By: Brent Wilson
Are you reeling in the years? Stowin’ away the time? The mocking lyrics of Steely Dan’s “Reelin’ In The Years” flood my California bedroom as I attempt, with mixed emotions, to put my Costa Rican experience into words. It’s now been over four months since I returned home, after spending 14 months in Heredia, Costa Rica.
Nestled in the Central Valley of Costa Rica, just a bus ride away from countless beautiful beaches, I lived the life of my dreams. I had completed the in-person ITA course in Barva, Heredia. I was employed by the English institute attached to the certification school. I was meeting new ITA travelers every month, collecting valuable friendships. I taught students from age 11 to 50, and had the luxury of seeing my beginner students grow from knowing nothing, to pleading with me, in English, to not leave them with “some other teacher.” I had a 4th floor apartment overlooking the beautiful college-town of Heredia, sharing it with two of my best friends who were also fellow ITA alumni. I had taken over organization of the weekly soccer pickup game, which included any and all ITA students/alumni, as well as several local Ticos (Costa Ricans).
For the first time in my life, I felt like I was the person I had dreamt of being. I was a leader, an adventurer, a functioning wild-child. I became friends with people from all over the world; I found romance; I traveled to several different Latin American countries. I had become the best and happiest version of myself.
Your everlasting summer, you can see it fading fast, so you grab a piece of something that you think is gonna last. The first lines of the song tell you what to expect when you’re on top of the world. The adventure is a fleeting moment on the short timeline of your life; so it was. As quickly as it all started, the whole thing ended. Before leaving for Costa Rica, I hadn’t exactly set myself up for an extended life of travel and fun. I felt lost, tired of being stuck in my hometown. I was burning out of my teaching credential program, living at home, subbing for $100/day. I used most of my savings to get away from all of that. The fact that I made it 14 months in Costa Rica is nothing short of a miracle. Unfortunately, coming home became a necessity. Besides missing my family and a few friends in California, it was a matter of money. You CAN break even in Costa Rica, but not the way I was living.
I was too caught up in the moment to worry about saving. I lived with the “why not?” mindset, which helped me spend most of my earnings on beach excursions, late nights, watching the Costa Rican national soccer team clinch their birth to the World Cup in the 95th minute, throwing Halloween parties, eating out with friends, taking romantic hikes to nowhere, seeing “El Cascanueces” (The Nutcracker), riding (sketchy) Costa Rican roller coasters, and traveling to neighboring countries. I made it last for as long as I could, but the time came to make the decision to come back to California.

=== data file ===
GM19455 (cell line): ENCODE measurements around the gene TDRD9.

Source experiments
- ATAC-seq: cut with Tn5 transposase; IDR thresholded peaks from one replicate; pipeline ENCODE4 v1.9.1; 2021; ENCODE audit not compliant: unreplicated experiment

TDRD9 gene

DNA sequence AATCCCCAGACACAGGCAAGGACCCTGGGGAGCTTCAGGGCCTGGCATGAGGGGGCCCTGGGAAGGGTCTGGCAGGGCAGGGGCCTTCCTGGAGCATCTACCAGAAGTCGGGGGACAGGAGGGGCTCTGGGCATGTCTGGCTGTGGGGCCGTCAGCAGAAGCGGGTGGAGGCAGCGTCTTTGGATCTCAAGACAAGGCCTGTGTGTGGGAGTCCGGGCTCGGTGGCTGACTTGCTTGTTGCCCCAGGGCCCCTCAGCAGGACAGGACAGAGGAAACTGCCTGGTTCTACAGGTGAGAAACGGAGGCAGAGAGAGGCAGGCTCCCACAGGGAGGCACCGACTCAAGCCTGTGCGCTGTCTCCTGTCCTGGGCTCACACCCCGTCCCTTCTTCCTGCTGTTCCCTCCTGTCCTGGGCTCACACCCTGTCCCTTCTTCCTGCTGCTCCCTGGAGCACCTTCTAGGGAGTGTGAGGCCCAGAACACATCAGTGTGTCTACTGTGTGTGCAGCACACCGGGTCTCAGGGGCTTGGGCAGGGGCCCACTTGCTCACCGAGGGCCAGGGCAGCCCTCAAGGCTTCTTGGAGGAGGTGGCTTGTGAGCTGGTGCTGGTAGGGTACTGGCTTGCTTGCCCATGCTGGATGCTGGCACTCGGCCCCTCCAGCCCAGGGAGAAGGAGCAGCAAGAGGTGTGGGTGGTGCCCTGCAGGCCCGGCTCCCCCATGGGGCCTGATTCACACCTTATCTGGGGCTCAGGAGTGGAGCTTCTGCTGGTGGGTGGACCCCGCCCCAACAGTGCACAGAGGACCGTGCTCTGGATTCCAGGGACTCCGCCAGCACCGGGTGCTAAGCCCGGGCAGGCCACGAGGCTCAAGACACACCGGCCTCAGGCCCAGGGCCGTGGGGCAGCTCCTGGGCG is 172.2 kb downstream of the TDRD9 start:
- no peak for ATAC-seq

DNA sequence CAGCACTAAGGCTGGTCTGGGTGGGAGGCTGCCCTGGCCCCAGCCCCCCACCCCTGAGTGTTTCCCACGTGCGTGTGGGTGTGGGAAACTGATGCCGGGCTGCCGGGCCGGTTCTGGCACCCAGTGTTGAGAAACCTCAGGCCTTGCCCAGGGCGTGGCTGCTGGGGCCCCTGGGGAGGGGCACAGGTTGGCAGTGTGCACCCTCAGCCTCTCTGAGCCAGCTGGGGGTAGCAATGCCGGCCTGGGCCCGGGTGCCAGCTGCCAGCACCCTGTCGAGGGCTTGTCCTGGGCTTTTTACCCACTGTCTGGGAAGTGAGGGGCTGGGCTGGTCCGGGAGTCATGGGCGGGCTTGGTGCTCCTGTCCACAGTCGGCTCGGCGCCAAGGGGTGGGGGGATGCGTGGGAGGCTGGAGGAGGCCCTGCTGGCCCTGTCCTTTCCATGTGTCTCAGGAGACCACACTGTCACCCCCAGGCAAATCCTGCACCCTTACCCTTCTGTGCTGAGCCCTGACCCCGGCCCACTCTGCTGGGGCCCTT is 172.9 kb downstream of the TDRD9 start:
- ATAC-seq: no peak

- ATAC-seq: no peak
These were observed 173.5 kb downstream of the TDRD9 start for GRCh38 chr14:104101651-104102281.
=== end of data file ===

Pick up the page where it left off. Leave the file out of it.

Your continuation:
Everyone says, “oh how horrible, to have to go home to the Central Coast of California!” They’re right, it’s pretty great here. Yet, it’s all too familiar. I don’t have to struggle to order a beer and chifrijo in Spanish; I’m not getting lost in the streets of Havana, Cuba, without cell service or knowing where my Airbnb is; I’m not turning corners on hiking trails to find insane waterfalls; I’m not exploring Mayan ruins in Guatemala with my parents; I’m not making friends faster than I’m making money, and I’m certainly not inspiring Spanish-speaking youth to improve their English.
No, I’m not doing those things...but, I’m a winemaker, again. I have a fantastic job with a fantastic employer. I’ve reconnected with old friends and have made some new ones to form a great group to hang out with and blow off steam. I was there for my cousin as he graduated high school and hugged him goodbye as he left for college. I get to have backyard BBQs again with my parents, brother, cousins, aunts, uncles, and close friends. I get to sleep with my dog at my feet and listen to him groan in pleasure as I scratch his ears. Above all, I get to revel in the fact that it’s 2018, and I can easily stay in touch with the friends I made in Costa Rica, no matter where on the globe they may be.
I reeled in my year and two months in Costa Rica. Etched upon my mind, after all the things we’ve done and seen. Those memories are mine. I don’t have to sit here and wonder what it would be like to leave it all behind. What it would feel like to be so out of my comfort zone that I have no choice but to just move forward and figure it all out. I won’t leave this life wishing I had done something bold. Instead, I got to come back to my cozy corner of the USA, to enjoy the fleeting moments that pass here in California, and dream of days past and of what adventures lie ahead.
Brent Wilson is 30 years old, from Lompoc, California. He was a substitute teacher, a part-time winemaker, and a full-time dreamer before deciding to take the leap to Costa Rica in March of 2017.